By Eromosele Patrick Eidusi
The key inspiration behind H&M Studio’s spring 2018 collection revolved around a trip to Tokyo and based on the Japanese City’s minimalistic design and quiet grace.
Transforming Paris’ Les Arts Decoratifs into a traditional Japanese restaurant, the floors of the museum were covered with tatami mats and most attendees, save a celebrity guest or two, were asked to remove their shoes and take part in a traditional Japanese sushi dinner.
Turns out H&M simply used this trip as a jumping off point for a collection full of colorful, wearable (and shortly available for purchase!) clothes with a hint of Japanese inspiration found in the shapes and some of the prints.
“It was very inspiring to watch people on the streets,” Angelica Gronborg, a concept designer at H&M said ahead of the show. “Both the modern and urban kind of culture, but also the older heritage aspects. Take, for example, the characters in the writing system. Those inspired our print story.”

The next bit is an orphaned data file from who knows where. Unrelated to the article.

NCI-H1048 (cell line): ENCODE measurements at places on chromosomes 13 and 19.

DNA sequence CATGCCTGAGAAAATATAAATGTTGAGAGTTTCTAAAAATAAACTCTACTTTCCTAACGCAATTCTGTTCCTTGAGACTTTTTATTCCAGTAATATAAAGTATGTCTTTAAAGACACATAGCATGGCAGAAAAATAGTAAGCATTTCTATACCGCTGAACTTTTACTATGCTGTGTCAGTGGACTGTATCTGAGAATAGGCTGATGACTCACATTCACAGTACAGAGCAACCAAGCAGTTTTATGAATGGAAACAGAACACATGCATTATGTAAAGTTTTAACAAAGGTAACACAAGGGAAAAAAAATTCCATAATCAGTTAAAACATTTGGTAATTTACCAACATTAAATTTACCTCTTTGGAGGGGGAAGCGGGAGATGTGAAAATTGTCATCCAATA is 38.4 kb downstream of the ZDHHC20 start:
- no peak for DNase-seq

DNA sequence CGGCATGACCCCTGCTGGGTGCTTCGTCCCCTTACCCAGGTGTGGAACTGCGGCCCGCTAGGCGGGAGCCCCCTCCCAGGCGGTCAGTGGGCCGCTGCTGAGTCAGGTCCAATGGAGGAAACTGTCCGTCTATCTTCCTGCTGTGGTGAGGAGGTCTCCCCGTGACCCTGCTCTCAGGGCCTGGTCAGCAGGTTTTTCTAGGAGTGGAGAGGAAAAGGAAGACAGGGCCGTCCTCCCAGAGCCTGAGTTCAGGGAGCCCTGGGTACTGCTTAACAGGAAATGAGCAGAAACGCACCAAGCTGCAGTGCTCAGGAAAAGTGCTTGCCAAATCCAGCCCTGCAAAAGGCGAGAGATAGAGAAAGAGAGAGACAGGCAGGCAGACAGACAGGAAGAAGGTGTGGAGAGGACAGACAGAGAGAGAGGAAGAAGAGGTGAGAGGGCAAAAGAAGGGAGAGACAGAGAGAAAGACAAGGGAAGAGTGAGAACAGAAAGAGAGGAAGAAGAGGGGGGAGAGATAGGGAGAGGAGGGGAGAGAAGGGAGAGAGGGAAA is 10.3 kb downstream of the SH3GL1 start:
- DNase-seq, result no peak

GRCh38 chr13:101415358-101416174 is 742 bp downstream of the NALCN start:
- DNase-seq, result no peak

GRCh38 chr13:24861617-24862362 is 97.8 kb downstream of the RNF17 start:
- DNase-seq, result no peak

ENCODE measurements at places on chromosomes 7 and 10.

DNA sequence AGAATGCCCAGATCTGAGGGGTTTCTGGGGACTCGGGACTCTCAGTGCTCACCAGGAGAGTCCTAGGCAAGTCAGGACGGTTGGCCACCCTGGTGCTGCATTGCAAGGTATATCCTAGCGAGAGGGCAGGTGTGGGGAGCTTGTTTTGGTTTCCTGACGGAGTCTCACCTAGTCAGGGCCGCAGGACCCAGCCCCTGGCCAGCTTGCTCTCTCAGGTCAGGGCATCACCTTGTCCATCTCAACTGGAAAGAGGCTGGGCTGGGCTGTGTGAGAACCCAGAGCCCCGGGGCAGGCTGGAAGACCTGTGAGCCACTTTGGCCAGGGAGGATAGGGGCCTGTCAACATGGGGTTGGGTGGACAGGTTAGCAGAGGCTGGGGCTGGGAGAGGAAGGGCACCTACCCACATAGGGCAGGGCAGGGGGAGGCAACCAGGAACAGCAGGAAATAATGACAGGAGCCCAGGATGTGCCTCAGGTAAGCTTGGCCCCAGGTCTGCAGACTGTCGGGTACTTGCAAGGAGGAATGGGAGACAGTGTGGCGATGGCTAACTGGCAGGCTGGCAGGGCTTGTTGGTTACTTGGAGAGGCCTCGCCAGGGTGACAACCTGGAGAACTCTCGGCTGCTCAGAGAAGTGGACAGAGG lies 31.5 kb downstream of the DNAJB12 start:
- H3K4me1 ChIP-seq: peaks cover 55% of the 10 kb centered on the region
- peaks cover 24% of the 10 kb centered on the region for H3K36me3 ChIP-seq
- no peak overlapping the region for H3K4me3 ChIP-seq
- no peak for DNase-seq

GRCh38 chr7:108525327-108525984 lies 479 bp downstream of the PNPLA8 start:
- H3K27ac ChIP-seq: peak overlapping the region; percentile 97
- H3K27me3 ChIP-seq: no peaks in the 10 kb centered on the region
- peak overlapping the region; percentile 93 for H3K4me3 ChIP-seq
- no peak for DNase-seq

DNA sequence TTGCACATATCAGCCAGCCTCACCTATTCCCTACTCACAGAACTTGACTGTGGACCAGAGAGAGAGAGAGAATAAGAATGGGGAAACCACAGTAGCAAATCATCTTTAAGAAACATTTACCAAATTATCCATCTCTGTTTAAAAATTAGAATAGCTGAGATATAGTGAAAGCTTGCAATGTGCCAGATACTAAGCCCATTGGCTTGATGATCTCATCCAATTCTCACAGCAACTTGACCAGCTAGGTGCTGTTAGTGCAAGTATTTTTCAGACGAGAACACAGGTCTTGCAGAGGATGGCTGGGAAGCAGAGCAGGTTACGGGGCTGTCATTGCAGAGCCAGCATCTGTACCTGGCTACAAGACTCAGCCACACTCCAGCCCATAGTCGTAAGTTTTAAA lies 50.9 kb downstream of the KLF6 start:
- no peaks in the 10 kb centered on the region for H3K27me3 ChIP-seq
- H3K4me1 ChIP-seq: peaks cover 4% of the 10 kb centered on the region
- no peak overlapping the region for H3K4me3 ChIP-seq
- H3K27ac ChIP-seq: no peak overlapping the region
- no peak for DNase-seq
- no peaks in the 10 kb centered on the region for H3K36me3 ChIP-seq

“You can also see inspiration in the wrap detail,” continued Grimborg. “It’s really about this kind of almost origami kind of wrap that’s very simple and minimalistic.”
So how does a brand take inspiration from a culture, while also paying its respects? “I mean for us it’s really important to celebrate the beauty of everyone,” explained Grimborg. For the brand, this translates to both the casting – a diverse mix of races and body types – but also the culture itself, hence the meal, and traditional musical performance. “It’s always done with respect, but it’s also our way of getting inspired. For us it’s important to make it into art. It’s a celebration of what’s beautiful and very artistic in the culture.”
The predominantly Anglo-saxon wait staff, dressed in traditional garb and stacked flip flops at the event, lent a twinge of a performative, costume-like effect to the otherwise gracious affair. All in all the presentation was a delightful evening of nice clothes, good food, and respectful mixing of Eastern and western traditions.
Check out the collection in the slides above
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